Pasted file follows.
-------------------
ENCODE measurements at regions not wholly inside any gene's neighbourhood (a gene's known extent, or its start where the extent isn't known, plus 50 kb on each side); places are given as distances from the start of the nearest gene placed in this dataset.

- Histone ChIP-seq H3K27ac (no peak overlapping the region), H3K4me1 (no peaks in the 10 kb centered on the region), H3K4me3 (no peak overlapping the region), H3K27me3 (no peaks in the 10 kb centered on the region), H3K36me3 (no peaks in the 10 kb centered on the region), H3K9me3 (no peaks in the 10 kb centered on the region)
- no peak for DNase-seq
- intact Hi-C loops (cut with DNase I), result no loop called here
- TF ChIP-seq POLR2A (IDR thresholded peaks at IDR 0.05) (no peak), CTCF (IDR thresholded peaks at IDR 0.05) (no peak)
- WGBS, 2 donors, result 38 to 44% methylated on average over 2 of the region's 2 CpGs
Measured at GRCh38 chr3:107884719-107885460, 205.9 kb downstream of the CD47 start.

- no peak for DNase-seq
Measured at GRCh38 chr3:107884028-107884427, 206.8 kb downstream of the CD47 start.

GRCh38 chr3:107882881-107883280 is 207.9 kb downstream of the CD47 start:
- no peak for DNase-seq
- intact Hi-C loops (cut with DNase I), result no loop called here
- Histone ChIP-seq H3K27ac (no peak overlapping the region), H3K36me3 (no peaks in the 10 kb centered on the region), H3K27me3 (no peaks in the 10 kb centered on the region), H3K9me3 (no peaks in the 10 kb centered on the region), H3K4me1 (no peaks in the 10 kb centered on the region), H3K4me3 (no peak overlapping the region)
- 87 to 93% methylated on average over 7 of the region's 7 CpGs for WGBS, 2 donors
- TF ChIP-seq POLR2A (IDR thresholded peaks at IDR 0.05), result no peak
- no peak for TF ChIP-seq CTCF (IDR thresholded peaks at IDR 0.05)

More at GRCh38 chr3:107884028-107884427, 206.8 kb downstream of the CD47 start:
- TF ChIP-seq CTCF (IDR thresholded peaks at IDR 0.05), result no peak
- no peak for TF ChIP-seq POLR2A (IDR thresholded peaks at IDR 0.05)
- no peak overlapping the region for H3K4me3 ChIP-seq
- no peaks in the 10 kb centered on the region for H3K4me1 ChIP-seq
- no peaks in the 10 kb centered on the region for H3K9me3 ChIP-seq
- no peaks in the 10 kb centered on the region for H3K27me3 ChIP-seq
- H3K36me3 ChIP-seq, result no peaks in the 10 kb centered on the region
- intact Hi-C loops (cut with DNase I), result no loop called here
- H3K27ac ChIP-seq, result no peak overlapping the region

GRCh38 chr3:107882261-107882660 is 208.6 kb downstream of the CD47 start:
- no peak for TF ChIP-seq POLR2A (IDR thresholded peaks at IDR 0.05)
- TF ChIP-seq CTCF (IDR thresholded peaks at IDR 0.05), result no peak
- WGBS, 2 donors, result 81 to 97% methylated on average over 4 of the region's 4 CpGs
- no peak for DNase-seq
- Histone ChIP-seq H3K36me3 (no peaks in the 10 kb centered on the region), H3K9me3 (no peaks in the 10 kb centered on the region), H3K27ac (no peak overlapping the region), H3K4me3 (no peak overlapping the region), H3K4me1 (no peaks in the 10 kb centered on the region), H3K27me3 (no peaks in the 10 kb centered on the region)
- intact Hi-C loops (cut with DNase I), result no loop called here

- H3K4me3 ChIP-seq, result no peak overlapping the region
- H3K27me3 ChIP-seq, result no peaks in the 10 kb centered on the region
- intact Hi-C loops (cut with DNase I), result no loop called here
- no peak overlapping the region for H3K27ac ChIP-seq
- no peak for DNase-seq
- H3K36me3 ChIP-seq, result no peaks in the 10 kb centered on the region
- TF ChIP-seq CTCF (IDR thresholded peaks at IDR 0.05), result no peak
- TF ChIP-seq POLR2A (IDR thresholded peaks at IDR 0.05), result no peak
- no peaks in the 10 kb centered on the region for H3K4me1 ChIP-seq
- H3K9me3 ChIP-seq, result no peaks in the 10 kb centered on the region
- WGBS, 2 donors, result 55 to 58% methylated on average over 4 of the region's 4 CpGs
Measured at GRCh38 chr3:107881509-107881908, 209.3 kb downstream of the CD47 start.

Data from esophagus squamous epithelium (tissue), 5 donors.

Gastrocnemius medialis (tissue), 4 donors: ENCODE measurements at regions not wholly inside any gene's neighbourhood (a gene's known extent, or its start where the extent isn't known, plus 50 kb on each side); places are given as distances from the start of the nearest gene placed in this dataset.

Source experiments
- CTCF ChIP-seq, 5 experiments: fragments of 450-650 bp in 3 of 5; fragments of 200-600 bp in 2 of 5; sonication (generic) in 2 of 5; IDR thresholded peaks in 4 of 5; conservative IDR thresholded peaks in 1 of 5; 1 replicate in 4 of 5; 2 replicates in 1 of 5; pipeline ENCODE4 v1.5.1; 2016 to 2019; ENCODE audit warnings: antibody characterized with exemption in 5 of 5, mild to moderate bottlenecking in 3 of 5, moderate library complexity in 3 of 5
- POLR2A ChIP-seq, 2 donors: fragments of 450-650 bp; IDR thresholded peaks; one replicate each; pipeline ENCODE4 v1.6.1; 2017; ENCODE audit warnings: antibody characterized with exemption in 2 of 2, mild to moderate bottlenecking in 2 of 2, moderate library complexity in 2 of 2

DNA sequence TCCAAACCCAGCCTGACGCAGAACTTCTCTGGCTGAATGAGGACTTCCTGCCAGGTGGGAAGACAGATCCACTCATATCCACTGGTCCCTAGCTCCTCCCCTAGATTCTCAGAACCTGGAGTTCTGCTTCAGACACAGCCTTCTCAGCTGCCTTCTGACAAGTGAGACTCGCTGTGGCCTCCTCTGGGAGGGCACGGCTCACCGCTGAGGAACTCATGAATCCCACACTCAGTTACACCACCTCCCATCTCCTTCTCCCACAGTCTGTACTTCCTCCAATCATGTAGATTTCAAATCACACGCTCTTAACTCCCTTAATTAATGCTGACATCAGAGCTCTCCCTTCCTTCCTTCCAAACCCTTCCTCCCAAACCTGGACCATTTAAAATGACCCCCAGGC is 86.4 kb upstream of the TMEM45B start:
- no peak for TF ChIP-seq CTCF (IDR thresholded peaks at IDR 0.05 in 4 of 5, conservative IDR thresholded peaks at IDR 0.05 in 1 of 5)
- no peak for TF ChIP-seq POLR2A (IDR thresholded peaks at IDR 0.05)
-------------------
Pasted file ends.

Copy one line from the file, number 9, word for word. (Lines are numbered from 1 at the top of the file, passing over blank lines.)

Measured at GRCh38 chr3:107884028-107884427, 206.8 kb downstream of the CD47 start.